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How I Wire My Pedalboard

I have a lot of conversations with guitarists who are getting into effects pedals and wondering what they should purchase and what order they should wire everything in. There are a couple different schools of thought out there concerning hooking up a pedalboard or chain of pedals, but here's how I do mine.

1. Compressor, Whammy, and/or Fuzz

Compressors can get really noisy when they're placed later in the chain. Also Whammy pedals and Fuzzes "prefer" to have the guitar signal straight from the guitar. So, I'd put these first if you have them in your rig.

If you happen to have all three, I'd order them: Guitar - Comp - Whammy - Fuzz, but that depends on how you use them. This is where it could be nice to get these three on a separated out bypass switcher if you don't use them all the time.

2. Boost, Overdrive, Distortion Pedals

With my style of playing, I prefer to order these (generally) from low to high gain. Sometimes it's great to have a high gain pedal on the front end, so sometimes I'll use a Mosfet Boost I built and crank it up early in the chain for some fun.

I also like to have a boost/overdrive pedal on at all times and generally put that at the end of this chain. Right now, I'm using a Timmy Overdrive for that running clean. I also prefer to use mainly Boost effects to push the preamp on my amp into overdrive instead of running an overdrive pedal that just emmulates the sound of a driven amp.

3. Volume

Some folks like to wire the volume at the start, I prefer to have mine after gain pedals. If I ever do swells (which is kind of a huge cliche' in worship music) I prefer to have the sound of my drive pedals unaffected. Here's what I mean:

When a volume pedal is dropped before a gain pedal and swelled up, it will affect the sound of the pedal because it will not only fade up in volume but fade up in gain. When the volume is placed after gain pedals, the gain stays the same and the volume acts as a master volume for that section. I prefer the second. Also, guitars have volume knobs, so by placing the volume pedal after gains, I actually have volume control in both places.

* I use a T1M (This1sMyne) modded EP Jr volume pedal that places buffers on the outputs, including the tuner out so there's no tone loss. My tuner goes out of the tuner output on the volume pedal.

** I also prefer to use an effects loop on an amp, so audio goes from the volume output into the preamp on the guitar amp - in my case, a Vox AC30 C2. I find this makes my drives punchier and cleans up my mod and delay pedals. From the "Send" on the effects loop a cable runs to the first mod pedal and then my last pedal runs into the "Return" on the loop.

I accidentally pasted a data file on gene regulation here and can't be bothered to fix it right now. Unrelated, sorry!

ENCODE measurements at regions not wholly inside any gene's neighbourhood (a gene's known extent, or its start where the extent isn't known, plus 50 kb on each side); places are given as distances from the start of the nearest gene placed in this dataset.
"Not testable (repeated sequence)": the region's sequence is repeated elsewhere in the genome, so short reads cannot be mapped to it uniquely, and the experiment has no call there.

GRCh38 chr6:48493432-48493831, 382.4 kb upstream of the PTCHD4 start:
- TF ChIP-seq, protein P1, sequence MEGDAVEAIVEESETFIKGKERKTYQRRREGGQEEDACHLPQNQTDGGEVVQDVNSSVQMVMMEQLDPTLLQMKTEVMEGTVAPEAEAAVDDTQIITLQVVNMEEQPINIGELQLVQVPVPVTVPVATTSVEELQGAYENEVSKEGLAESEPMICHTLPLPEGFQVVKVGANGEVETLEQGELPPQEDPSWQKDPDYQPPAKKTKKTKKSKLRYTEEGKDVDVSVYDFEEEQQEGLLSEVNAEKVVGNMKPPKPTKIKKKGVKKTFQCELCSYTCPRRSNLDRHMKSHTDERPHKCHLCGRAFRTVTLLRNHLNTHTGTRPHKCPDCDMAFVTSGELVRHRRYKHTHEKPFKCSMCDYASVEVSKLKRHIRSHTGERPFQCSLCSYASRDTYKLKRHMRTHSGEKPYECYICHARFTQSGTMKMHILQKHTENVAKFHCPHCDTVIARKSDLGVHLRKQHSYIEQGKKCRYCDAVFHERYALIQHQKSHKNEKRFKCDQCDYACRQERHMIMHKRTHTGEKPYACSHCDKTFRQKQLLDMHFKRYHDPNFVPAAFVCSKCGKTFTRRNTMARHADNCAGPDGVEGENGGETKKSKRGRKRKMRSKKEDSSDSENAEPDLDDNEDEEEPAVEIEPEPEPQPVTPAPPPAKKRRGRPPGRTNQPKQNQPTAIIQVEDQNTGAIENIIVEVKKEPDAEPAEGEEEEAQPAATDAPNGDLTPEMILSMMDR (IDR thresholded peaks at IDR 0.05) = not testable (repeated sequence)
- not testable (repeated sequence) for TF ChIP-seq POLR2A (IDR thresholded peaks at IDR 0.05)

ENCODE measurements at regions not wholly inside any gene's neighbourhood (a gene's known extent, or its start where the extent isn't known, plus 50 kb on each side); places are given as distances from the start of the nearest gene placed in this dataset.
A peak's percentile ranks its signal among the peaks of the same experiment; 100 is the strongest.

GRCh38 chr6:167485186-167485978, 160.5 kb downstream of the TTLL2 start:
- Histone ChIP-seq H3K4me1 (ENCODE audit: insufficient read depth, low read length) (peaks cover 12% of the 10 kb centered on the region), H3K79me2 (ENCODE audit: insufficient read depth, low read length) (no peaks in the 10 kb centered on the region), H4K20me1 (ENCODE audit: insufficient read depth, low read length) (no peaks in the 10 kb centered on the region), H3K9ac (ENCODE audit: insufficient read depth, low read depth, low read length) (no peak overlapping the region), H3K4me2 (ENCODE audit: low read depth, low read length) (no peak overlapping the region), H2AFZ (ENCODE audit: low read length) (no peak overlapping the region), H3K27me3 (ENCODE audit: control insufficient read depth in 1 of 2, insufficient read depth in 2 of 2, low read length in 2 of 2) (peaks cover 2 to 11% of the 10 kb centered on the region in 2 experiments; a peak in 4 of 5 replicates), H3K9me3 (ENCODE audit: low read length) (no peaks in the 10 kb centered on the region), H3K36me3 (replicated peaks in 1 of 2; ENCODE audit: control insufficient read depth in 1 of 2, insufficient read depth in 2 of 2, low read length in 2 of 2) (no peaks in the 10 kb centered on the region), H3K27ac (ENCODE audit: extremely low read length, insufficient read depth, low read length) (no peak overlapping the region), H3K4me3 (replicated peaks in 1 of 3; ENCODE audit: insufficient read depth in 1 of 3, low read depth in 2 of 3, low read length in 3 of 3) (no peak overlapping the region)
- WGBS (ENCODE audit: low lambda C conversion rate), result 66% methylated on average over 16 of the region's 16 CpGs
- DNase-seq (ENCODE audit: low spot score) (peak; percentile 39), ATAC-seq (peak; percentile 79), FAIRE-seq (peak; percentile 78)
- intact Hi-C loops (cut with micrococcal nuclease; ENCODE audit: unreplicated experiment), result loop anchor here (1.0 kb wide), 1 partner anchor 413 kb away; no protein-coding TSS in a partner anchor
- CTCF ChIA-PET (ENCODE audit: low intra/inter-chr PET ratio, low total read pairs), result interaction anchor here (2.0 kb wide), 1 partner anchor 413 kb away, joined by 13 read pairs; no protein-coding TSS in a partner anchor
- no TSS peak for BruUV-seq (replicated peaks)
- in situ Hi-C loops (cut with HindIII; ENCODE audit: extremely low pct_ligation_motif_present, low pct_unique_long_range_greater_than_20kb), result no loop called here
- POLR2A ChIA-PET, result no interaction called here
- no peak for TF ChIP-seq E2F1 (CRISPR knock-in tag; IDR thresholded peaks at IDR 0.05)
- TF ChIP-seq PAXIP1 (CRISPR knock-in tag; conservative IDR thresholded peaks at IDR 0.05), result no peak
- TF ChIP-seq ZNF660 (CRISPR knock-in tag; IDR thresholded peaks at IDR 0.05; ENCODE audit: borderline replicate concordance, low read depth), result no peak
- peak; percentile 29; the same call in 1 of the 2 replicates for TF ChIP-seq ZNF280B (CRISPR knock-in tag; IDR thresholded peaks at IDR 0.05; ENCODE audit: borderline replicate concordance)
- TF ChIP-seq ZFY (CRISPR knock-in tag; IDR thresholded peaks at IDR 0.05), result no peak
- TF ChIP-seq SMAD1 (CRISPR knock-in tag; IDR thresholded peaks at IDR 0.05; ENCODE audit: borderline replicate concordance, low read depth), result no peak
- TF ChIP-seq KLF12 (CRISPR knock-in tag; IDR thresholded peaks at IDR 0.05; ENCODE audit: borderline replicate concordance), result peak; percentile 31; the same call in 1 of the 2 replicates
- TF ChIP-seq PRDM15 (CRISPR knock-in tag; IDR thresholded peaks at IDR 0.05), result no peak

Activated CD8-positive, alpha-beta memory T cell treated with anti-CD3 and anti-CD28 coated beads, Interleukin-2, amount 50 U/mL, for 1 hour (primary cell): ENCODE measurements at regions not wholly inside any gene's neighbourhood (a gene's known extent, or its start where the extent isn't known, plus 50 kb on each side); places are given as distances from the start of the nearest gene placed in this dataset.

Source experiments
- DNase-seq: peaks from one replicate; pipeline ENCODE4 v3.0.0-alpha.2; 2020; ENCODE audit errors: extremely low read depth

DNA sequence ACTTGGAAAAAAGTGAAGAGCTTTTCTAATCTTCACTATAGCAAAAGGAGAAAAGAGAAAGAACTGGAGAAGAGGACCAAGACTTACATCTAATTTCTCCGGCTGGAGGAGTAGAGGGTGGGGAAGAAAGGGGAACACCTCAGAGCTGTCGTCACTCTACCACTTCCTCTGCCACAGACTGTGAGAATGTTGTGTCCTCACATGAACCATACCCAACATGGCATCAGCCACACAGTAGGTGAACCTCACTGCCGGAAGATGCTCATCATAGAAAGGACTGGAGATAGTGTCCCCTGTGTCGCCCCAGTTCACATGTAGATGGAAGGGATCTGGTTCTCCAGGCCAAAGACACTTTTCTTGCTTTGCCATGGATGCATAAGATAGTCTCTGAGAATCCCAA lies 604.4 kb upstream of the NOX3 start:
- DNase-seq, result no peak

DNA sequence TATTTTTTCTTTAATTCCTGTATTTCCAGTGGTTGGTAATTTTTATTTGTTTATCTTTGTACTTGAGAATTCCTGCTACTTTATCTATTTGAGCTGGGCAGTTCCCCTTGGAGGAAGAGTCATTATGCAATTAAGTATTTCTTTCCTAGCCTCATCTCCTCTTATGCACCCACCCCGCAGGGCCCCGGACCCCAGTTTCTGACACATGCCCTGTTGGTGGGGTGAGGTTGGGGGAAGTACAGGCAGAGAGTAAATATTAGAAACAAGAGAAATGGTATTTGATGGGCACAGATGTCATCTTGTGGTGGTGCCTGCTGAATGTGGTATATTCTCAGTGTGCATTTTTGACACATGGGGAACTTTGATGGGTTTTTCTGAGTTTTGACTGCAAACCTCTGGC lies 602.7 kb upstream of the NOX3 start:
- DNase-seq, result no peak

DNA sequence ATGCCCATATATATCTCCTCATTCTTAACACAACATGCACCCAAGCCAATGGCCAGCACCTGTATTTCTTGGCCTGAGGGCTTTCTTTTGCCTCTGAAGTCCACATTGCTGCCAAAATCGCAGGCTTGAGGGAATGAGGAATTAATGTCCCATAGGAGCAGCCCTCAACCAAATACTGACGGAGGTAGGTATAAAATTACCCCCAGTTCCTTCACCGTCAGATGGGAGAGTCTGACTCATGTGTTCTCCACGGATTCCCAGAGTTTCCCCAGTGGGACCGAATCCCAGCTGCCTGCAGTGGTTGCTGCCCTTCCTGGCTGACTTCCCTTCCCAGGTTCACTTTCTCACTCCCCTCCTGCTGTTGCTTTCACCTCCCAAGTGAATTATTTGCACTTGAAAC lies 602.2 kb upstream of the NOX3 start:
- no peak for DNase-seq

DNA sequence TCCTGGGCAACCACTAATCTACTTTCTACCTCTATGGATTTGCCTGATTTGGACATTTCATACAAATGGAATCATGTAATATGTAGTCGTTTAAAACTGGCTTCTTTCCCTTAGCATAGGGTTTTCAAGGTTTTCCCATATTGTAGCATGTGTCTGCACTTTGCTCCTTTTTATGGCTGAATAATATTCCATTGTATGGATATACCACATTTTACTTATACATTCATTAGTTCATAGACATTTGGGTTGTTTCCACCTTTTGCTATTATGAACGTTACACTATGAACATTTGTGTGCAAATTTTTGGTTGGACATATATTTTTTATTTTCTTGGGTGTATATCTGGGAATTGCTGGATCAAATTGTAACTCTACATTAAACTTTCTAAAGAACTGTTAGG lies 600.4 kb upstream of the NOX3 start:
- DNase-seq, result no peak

4. Tremolo, Chorus, other Mod Pedals

Mod is the next major section, so if you have Trem, or Chorus, or Phaser, or other things like that, this is where I'd put them. The order again will depend on what you use and how you use them. The only thing I run for the majority is a tremolo, but if I were running more Mod effects, I'd run them from the cleanest sounding to most complex, so Tremolo would come before Chorus.

5. Delay Pedals/Computer

Lots of folks have gigantic delay computers/processors and I'm one of those folks. I use a Line 6 M9 that's been modded by JVH3 and it fixed every problem I could've possibly had with the pedal and tone loss. However, I used to run more individual effects (a Boss DD-5 and a Line 6 DL4) to get the whole dotted 8, 1/4 note delay combo thing that is another cliche' in worship music. So, if you're trying to do a similar thing, I ran whatever delay was on the rhythmic setting (in this case the dotted 8 - DD-5) and then whatever delay had a 1/4 note setting (DL4). If I had an analog delay pedal in addition, I would've put it first.

6. Reverb

Reverb just sounds incredible at the end of a chain to me, so I love to have it there. I run some delay sounds from my M9 at the end of the internal chain of effects and then end with a Boss RV5 Reverb, usually running on the Modulate Reverb setting. I also in general like some reverb, so the RV5 is almost always on as well as the dwell reverb in my amp. I just prefer to have a bit of space on whatever I'm playing to cover up for still being a bit of a hack, but it's prett consistent with the styles I play.

7. Amp

A great amp is the key to all of this stuff sounding great. Since I run a lot of effects, I love an amp that can give me something great clean and dirty, again, using boost pedals to get overdrive from my amp. Also, since I run a lot of effects, I prefer to have an amp with an effects loop. If you have a loop on your amp and haven't tried it, give it a shot - it may just make you a believer. The amps I currently have are a Fender Hot Rod Deluxe and a Vox AC30 C2, both of which have effects loops and can run clean tones and both you can find for well under $1,000.

So that's how I like to run guitar effects. There are a lot of different ways you could run your pedals, this is just my method. And at the end of the day the main thing that will make your guitar playing sound great is your hands and musicallity. Knowing when not to play is far more important, in my opinion, than knowing when to play. Don't be afraid to change volume and tone from your guitar to simplify things - the Beatles weren't travelling with gigantic pedal rigs. Focus on your playing, take some lessons, get better and you'll have all the tools you'll need.

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